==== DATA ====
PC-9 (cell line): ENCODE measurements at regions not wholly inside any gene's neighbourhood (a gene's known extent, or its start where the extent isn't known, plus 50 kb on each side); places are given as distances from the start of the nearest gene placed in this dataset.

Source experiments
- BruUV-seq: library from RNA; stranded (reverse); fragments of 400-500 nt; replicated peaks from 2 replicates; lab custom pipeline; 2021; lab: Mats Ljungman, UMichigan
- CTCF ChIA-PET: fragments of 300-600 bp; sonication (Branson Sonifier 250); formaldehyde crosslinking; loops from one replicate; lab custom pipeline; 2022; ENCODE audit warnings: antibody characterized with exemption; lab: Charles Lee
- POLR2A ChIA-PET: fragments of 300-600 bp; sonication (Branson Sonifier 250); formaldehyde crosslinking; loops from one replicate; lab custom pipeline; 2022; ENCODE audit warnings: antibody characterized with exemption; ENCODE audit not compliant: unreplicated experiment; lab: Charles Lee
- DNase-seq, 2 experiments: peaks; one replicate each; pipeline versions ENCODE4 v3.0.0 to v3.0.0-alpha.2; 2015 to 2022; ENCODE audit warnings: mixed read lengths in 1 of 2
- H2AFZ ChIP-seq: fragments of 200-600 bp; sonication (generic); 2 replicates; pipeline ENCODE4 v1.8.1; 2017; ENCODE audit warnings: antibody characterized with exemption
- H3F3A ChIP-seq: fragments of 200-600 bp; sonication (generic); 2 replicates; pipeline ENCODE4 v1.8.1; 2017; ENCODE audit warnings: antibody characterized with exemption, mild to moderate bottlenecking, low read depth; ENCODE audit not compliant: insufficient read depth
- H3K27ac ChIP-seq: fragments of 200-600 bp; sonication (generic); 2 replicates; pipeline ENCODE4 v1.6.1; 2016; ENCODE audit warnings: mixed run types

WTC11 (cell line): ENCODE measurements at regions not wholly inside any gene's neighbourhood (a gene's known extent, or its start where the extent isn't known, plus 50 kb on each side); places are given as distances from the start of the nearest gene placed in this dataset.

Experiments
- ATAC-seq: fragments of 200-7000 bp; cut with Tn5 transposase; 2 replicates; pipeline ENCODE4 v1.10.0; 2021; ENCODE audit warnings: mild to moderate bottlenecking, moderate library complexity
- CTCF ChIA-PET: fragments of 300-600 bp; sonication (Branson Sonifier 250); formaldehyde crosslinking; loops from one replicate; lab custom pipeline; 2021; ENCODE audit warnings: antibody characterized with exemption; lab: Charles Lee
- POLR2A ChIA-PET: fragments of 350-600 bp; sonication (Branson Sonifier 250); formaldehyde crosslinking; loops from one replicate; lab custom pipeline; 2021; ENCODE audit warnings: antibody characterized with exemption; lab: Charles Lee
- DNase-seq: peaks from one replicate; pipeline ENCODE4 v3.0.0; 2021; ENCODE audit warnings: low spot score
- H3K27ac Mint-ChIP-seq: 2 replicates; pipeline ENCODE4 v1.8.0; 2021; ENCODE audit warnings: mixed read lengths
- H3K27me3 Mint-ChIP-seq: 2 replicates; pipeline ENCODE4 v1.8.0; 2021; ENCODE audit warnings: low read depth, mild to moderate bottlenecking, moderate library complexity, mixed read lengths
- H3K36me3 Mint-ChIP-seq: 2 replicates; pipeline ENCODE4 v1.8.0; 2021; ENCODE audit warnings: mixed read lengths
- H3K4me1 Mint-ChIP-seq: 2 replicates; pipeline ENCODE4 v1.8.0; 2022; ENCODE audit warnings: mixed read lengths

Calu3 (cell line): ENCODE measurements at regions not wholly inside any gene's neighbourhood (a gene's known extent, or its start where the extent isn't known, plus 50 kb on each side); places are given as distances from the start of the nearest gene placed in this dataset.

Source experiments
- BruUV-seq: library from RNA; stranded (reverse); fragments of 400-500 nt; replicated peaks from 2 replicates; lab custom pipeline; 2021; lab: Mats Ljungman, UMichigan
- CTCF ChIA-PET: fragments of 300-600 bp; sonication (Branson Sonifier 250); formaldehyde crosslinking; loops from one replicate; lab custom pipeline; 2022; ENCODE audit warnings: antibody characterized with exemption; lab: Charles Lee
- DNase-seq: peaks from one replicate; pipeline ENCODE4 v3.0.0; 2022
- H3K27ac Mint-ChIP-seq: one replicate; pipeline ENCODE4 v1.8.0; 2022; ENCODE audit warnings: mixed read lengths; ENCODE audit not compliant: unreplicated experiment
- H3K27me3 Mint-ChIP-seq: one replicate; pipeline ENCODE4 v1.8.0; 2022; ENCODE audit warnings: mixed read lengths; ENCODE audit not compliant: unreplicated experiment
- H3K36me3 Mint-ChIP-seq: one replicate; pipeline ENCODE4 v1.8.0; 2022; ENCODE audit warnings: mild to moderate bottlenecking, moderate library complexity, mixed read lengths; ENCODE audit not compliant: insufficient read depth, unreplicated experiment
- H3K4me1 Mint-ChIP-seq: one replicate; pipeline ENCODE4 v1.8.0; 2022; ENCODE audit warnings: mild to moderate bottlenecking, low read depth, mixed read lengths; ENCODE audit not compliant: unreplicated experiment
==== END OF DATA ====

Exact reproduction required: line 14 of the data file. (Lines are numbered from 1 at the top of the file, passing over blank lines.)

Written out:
- POLR2A ChIA-PET: fragments of 350-600 bp; sonication (Branson Sonifier 250); formaldehyde crosslinking; loops from one replicate; lab custom pipeline; 2021; ENCODE audit warnings: antibody characterized with exemption; lab: Charles Lee